Over the span of 13 years, there have been more than 640,000 cases of insect-borne illnesses including Zika, West Nile, and Lyme disease. In 2016 alone, there were more than 96,000 cases, compared to the 27,000 in 2004.
“The numbers on some of these diseases have gone to astronomical levels,” said the CDC’s director of vector-borne diseases Lyle Petersen, as reported by the New York Times.
In particular, the number of tickborne diseases has more than doubled since 2004, with Lyme disease accounting for 82 percent. And that’s just reported cases. In the past, the CDC has estimated that 300,000 people are infected with Lyme disease each year, though fewer than 40,000 of those cases are reported.
Now, the weather is warming and health experts believe this summer will be plagued by a rising number of disease-carrying ticks. Despite the troubling outlook and jump in Lyme disease cases already being reported, doctors say there are some important steps you can take to prevent becoming infected.
The CDC says that if a tick is found attached to you early enough, there is still time to avoid infection. Ticks reportedly need to be attached to a person for 36 to 48 hours before the bacteria that transmits Lyme is passed to the bite victim. “It is important to carry out a regular tick check after participating in outdoor activities,” a spokesman for Public Health England said, via International Business Times.
Doctors also warn that ticks like to climb upwards and will likely travel up a person’s leg before attaching themselves. “They often attach where there was a constriction of clothing, like around the waistline,” Barbara Thorne of the University of Maryland told NPR. “They’re small, but they’re not invisible.”
Here are some steps you can take to prevent yourself from being bitten by a tick (via the NYC Department of Health and Mental Hygiene)
- Stay on cleared paths and hiking trails when walking in heavily wooded areas.
- Wear light-colored clothing to allow you to better see ticks that crawl on your clothing. Wear long-sleeved shirts and tuck your pant legs into your socks so that ticks cannot crawl up the inside of your pant legs.
- Spray your shoes with the insecticide as well.
- Wear a hat and bandana around your neck.
- Apply repellents containing DEET to prevent ticks from attaching.
- Check for ticks on your body and clothing after returning from wooded, brushy, or tall, grassy areas and remove any ticks you find on you, your child or your pet.
- Keep in mind that young ticks are very small (about the size of a poppy seed), so seek help to inspect not easily reachable areas. Be sure to look carefully in areas of the body where hair is present, since it may make it difficult to see the ticks. Adult ticks are about the size of an apple seed.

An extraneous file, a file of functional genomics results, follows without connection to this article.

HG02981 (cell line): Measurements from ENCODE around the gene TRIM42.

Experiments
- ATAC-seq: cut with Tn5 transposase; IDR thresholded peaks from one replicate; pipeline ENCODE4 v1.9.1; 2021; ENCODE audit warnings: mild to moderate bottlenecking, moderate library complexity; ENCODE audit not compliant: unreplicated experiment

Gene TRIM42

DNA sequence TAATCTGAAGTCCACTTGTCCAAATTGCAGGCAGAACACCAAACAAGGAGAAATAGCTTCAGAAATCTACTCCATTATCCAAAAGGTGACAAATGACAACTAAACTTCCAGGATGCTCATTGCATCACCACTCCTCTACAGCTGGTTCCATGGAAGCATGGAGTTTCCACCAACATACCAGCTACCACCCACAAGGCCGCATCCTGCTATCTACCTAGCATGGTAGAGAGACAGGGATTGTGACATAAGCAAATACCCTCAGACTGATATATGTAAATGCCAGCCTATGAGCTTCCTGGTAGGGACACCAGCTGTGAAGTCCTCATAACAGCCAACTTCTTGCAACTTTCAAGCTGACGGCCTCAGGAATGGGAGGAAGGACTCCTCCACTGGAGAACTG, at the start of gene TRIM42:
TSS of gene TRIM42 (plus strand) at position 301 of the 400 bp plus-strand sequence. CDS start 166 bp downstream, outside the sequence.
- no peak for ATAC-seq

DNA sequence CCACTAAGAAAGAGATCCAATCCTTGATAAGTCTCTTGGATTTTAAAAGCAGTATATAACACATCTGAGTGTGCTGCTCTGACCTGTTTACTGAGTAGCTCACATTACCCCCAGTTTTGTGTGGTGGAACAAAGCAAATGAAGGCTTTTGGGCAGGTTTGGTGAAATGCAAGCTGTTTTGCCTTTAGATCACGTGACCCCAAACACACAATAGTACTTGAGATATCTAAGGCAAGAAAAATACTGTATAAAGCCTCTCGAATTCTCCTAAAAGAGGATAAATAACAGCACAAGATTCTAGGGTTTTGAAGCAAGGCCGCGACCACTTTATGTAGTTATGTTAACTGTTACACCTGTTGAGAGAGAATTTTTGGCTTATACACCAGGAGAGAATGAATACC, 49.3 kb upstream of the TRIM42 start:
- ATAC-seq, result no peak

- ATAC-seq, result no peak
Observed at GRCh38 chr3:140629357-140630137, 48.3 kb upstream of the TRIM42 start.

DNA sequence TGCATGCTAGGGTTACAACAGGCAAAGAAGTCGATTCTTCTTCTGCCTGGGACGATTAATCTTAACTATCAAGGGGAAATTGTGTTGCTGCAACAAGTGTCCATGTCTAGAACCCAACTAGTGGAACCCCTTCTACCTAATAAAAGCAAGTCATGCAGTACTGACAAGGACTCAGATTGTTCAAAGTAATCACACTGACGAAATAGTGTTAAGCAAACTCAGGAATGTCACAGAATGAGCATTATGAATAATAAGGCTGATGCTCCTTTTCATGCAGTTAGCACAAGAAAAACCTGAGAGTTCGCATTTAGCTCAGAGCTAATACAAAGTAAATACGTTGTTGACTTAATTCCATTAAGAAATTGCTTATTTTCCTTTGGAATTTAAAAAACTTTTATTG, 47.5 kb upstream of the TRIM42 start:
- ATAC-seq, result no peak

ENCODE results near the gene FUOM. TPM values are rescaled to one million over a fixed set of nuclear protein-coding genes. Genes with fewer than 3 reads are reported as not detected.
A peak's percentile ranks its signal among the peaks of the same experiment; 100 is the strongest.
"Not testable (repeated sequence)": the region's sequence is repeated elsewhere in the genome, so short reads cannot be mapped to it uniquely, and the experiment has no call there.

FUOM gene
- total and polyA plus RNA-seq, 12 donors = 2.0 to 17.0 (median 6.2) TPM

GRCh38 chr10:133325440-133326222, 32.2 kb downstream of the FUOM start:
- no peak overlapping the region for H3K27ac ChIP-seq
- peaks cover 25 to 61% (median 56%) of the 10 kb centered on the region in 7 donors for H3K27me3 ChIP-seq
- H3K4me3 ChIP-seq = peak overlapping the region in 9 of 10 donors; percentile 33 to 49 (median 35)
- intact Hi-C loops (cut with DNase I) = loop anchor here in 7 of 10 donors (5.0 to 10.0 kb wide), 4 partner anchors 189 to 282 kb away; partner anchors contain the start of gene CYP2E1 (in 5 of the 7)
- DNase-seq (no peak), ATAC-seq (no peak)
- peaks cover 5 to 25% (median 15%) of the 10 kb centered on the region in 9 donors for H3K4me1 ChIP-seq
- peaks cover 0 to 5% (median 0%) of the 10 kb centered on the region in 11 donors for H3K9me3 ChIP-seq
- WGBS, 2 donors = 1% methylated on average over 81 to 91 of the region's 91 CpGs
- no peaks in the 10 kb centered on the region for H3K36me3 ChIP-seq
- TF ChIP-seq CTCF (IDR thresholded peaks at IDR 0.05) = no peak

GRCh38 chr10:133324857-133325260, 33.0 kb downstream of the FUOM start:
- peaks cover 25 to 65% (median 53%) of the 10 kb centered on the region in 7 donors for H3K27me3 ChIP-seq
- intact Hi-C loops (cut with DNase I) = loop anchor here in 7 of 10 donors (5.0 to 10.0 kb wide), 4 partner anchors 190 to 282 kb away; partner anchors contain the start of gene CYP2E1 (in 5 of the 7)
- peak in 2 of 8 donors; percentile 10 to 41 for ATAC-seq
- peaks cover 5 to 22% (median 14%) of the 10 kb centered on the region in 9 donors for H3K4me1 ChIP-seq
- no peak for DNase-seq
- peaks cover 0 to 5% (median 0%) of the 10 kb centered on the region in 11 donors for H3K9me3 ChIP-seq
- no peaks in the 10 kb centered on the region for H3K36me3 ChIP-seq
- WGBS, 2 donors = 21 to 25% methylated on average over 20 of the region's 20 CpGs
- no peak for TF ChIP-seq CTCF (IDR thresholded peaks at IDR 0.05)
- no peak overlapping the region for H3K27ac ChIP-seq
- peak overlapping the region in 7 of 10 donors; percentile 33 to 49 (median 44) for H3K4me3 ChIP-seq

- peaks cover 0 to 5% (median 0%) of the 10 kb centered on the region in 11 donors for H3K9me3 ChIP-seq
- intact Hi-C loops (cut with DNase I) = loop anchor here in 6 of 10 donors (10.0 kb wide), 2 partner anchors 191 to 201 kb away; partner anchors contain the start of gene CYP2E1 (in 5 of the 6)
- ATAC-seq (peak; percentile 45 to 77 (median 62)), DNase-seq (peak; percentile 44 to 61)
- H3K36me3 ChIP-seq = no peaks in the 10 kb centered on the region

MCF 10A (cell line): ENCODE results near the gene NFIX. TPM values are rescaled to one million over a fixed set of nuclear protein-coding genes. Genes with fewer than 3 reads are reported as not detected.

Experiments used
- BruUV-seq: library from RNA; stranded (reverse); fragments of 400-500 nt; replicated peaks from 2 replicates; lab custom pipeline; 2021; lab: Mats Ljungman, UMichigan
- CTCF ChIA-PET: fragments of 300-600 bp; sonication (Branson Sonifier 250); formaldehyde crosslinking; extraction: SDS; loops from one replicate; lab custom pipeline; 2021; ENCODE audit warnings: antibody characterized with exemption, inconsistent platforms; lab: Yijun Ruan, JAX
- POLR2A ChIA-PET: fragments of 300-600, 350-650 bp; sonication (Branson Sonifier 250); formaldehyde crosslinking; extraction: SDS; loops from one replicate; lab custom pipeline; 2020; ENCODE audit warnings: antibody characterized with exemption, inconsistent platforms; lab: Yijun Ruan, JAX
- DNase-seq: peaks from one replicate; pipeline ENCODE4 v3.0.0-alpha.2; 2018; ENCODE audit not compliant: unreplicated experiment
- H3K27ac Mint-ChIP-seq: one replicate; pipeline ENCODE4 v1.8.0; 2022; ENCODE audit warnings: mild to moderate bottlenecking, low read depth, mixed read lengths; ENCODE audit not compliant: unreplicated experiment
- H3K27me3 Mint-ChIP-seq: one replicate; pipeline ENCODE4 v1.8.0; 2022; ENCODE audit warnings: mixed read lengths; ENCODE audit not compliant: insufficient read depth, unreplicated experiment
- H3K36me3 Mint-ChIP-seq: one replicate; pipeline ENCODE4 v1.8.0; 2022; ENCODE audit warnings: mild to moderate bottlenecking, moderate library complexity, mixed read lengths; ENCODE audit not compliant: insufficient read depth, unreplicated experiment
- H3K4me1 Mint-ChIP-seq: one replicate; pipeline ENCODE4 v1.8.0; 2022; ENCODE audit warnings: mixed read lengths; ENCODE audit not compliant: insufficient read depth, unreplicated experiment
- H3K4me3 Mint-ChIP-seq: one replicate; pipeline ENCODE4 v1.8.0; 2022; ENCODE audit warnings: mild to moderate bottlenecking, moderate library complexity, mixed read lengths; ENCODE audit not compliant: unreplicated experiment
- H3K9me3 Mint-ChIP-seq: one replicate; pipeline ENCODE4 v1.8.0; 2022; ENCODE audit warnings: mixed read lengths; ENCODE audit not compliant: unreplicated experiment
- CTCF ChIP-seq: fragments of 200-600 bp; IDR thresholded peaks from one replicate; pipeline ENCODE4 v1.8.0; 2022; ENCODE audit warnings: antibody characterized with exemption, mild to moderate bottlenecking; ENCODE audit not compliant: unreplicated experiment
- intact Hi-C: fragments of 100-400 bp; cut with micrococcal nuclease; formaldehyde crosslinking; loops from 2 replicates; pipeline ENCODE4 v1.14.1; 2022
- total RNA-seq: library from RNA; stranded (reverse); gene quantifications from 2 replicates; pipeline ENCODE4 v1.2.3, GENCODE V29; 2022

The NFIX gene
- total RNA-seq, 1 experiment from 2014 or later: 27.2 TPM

- Shower after being in an area with ticks, and promptly put clothes in a dryer on high heat to kill ticks.
- Speak to your vet about tick prevention products for your pet dogs and cats.
- Remove leaf litter and debris to reduce the likelihood of ticks around the home.
- If you get a rash or a fever, let the doctor know if you may have been exposed to ticks, even if you don’t remember having a tick bite.
According to a study published in the Journal of Insect Science, spray-on repellents containing DEET or PMD (oil of lemon eucalyptus) are your best defense against mosquitoes. You can check out the Environmental Protection Agency’s search tool to help you find the right product.
You can also opt for clothes pre-treated with permethrin and spraying shoes with the insecticide. There are studies that show that just protecting your feet can do an amazing job against ticks because they tend to be low to the ground, so their entry point is that they often climb up on your shoes and keep going and get to your skin.
And if you’re worried about ticks in your yard, Linda Giampa, executive director of Bay Area Lyme Foundation, offers this tip: “Fill toilet-paper tubes with permethrin-sprayed cotton and scatter them under the bushes around your yard. Local squirrels, mice and other rodents can take them back to their nests, killing the ticks they carry.”
If bitten, getting treatment in the early stages is vital. Tick bites leave a large bull’s eye-shaped rash on the skin. Lyme disease and other infections can be treated with antibiotics like doxycycline or amoxicillin if detected early enough. Early signs that a person has been infected include fever, chills, fatigue, and joint pain.
The CDC added that the number of diseases transmitted from mosquito, tick, and flea bites has tripled from 2004 to 2016. Lyme disease is one of the most common illnesses a tick bite can infect humans with. If left untreated, Lyme disease can eventually lead to inflammation of the brain and infections of the nervous system.